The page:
to rub or sprinkle on; apply an unguent, ointment, or oily liquid to.
to smear with any liquid.
to consecrate or make sacred in a ceremony that includes the token applying of oil:
He anointed the new high priest.
to dedicate to the service of God.
Contemporary Examples

The Prophet Elisha, who allegedly built the synagogue, was said to have anointed King Hazael on its steps, now gone.
Exclusive Photos: Syria’s Oldest Synagogue, Destroyed by Assad Josh Rogin May 26, 2014

Meg Whitman, Carly Fiorina, and Linda McMahon were anointed Tea Party favorites by Sarah Palin.
They Blew Through Millions Gail Sheehy November 11, 2010

Freedom, after all, helped Franzen get anointed by Time as our current “Great American Novelist.”
16 Great Oprah Feuds Sarah Weinman September 15, 2010

For this raid, Mavrokordato anointed him, rather ridiculously, Archistrategos or commander-in-chief of Western Greece.
Poet and Rake, Lord Byron Was Also an Interventionist With Brains and Savvy Michael Weiss February 15, 2014

Those who have been anointed so far have ended up falling completely short.
Forgive Mark Sanford Meghan McCain June 28, 2009

Historical Examples

In cases of obdurate induration, the udder should be anointed with iodine ointment.
Sheep, Swine, and Poultry Robert Jennings

Was not the King the anointed vicegerent of God, who could not be too much honoured?
A History of French Literature Edward Dowden

The king’s mata next selected several dishes of coloured oil, and anointed the warrior from the roots of his hair to his heels.
The Fijians Basil Thomson

Titania, anointed with the juice, falls in love with Bottom.
William Shakespeare John Masefield

The dutiful son moistened a linen cloth with the liquid, and, absorbed in prayer, he anointed the revered face.
The Works of Honor de Balzac Honor de Balzac

verb (transitive)
to smear or rub over with oil or an oily liquid
to apply oil to as a sign of consecration or sanctification in a sacred rite

late 14c., “smeared with oil,” past participle adjective from anoint (v.). Noun meaning “a consecrated one” (e.g. Lord’s Anointed) is recorded from 1520s.

c.1300 (implied in anointing), from Old French enoint “smeared on,” past participle of enoindre “smear on,” from Latin inunguere “to anoint,” from in- “on” + unguere “to smear” (see unguent). Originally in reference to grease or oil smeared on for medicinal purposes; its use in the Coverdale Bible in reference to Christ (cf. The Lord’s Anointed, see chrism) has spiritualized the word. Related: Anointed; anointing.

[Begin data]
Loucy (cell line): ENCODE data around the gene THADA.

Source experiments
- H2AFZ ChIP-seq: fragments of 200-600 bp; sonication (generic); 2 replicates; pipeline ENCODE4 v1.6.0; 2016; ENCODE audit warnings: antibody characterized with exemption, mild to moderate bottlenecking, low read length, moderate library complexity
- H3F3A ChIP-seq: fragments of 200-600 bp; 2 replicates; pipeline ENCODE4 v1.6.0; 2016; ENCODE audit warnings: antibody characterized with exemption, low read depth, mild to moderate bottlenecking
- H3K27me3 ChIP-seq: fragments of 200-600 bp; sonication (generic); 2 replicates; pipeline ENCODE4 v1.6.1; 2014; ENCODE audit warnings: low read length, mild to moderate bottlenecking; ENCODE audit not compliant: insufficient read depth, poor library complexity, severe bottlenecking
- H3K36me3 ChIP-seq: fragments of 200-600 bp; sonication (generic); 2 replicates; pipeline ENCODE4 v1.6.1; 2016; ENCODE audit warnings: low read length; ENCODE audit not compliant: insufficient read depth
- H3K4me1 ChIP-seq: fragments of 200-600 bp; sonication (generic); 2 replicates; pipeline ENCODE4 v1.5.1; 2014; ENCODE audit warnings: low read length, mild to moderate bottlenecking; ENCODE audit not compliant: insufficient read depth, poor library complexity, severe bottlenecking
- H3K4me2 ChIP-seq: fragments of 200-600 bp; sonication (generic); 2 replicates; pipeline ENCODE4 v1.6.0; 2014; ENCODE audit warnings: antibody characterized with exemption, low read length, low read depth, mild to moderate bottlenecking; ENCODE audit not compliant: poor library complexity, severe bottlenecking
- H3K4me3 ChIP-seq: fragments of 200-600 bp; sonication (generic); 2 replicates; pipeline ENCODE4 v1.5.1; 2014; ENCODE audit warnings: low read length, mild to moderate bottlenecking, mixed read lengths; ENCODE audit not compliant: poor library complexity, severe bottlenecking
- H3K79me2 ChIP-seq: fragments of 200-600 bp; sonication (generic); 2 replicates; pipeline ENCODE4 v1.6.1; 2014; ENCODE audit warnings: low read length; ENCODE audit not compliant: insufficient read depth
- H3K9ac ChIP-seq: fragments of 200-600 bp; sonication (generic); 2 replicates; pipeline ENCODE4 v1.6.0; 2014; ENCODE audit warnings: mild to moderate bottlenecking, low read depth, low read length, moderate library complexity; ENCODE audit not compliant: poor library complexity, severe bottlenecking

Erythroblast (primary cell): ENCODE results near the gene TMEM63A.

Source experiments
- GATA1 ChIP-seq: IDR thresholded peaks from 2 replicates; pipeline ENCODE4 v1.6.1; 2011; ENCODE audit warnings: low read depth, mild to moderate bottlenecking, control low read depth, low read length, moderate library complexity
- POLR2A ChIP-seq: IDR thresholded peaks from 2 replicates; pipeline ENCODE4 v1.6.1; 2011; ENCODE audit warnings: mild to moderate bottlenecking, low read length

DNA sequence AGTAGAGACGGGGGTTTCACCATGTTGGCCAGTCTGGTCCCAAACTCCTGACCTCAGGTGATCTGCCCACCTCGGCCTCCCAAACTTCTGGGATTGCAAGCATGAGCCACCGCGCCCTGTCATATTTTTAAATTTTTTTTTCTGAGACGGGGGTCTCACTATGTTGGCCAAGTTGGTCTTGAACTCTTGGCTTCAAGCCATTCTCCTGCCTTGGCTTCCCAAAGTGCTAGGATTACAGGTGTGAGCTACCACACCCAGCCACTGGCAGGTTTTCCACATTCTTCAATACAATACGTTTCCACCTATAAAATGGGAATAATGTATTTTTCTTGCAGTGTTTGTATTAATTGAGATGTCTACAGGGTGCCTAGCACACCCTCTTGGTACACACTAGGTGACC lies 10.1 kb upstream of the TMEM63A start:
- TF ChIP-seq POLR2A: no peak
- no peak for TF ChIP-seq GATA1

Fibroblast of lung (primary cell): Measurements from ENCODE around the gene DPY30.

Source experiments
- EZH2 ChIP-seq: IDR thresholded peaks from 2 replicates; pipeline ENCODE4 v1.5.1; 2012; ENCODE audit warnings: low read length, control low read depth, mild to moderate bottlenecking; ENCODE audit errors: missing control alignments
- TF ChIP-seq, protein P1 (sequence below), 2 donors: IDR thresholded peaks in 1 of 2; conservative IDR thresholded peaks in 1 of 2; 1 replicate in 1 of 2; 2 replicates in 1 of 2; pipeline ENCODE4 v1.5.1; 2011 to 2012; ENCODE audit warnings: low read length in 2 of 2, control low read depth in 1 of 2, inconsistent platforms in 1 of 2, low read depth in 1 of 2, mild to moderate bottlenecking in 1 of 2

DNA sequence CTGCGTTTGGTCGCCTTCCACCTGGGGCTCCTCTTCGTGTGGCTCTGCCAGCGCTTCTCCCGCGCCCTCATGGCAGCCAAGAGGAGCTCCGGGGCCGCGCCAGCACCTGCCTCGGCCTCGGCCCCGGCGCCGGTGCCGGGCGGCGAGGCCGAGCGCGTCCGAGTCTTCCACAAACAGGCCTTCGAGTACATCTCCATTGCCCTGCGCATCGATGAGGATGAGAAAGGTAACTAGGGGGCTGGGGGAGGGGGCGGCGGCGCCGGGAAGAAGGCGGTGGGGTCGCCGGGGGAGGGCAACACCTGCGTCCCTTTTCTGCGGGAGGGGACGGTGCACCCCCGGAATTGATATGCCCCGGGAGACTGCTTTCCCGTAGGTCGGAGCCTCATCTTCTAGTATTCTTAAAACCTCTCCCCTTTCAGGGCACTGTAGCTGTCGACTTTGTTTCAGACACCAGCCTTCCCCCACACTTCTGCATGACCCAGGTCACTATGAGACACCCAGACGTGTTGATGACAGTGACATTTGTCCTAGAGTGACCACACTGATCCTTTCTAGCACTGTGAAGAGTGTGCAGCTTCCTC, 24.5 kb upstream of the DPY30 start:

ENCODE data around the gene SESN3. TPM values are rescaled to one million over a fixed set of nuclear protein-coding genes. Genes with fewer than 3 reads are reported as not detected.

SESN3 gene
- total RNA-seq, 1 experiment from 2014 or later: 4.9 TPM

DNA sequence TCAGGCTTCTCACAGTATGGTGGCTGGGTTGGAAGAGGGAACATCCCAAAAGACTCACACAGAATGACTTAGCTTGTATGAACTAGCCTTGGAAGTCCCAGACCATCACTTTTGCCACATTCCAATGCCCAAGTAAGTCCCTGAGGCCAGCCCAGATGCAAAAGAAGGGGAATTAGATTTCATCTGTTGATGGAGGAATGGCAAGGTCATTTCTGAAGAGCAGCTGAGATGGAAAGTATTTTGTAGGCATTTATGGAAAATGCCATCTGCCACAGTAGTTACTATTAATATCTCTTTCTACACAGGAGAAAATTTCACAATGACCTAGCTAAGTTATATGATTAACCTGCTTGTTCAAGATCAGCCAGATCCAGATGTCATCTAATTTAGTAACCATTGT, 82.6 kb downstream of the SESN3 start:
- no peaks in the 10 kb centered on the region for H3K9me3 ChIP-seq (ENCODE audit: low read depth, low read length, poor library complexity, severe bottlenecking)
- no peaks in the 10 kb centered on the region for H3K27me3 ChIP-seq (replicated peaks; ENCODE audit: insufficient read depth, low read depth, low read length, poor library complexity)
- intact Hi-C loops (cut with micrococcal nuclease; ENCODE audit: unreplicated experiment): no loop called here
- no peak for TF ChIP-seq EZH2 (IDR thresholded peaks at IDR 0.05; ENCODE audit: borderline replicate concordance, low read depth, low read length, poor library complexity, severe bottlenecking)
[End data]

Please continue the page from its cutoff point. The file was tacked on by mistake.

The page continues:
The practice of anointing with perfumed oil was common among the Hebrews. (1.) The act of anointing was significant of consecration to a holy or sacred use; hence the anointing of the high priest (Ex. 29:29; Lev. 4:3) and of the sacred vessels (Ex. 30:26). The high priest and the king are thus called “the anointed” (Lev. 4:3, 5, 16; 6:20; Ps. 132:10). Anointing a king was equivalent to crowning him (1 Sam. 16:13; 2 Sam. 2:4, etc.). Prophets were also anointed (1 Kings 19:16; 1 Chr. 16:22; Ps. 105:15). The expression, “anoint the shield” (Isa. 21:5), refers to the custom of rubbing oil on the leather of the shield so as to make it supple and fit for use in war. (2.) Anointing was also an act of hospitality (Luke 7:38, 46). It was the custom of the Jews in like manner to anoint themselves with oil, as a means of refreshing or invigorating their bodies (Deut. 28:40; Ruth 3:3; 2 Sam. 14:2; Ps. 104:15, etc.). This custom is continued among the Arabians to the present day. (3.) Oil was used also for medicinal purposes. It was applied to the sick, and also to wounds (Ps. 109:18; Isa. 1:6; Mark 6:13; James 5:14). (4.) The bodies of the dead were sometimes anointed (Mark 14:8; Luke 23:56). (5.) The promised Deliverer is twice called the “Anointed” or Messiah (Ps. 2:2; Dan. 9:25, 26), because he was anointed with the Holy Ghost (Isa. 61:1), figuratively styled the “oil of gladness” (Ps. 45:7; Heb. 1:9). Jesus of Nazareth is this anointed One (John 1:41; Acts 9:22; 17:2, 3; 18:5, 28), the Messiah of the Old Testament.


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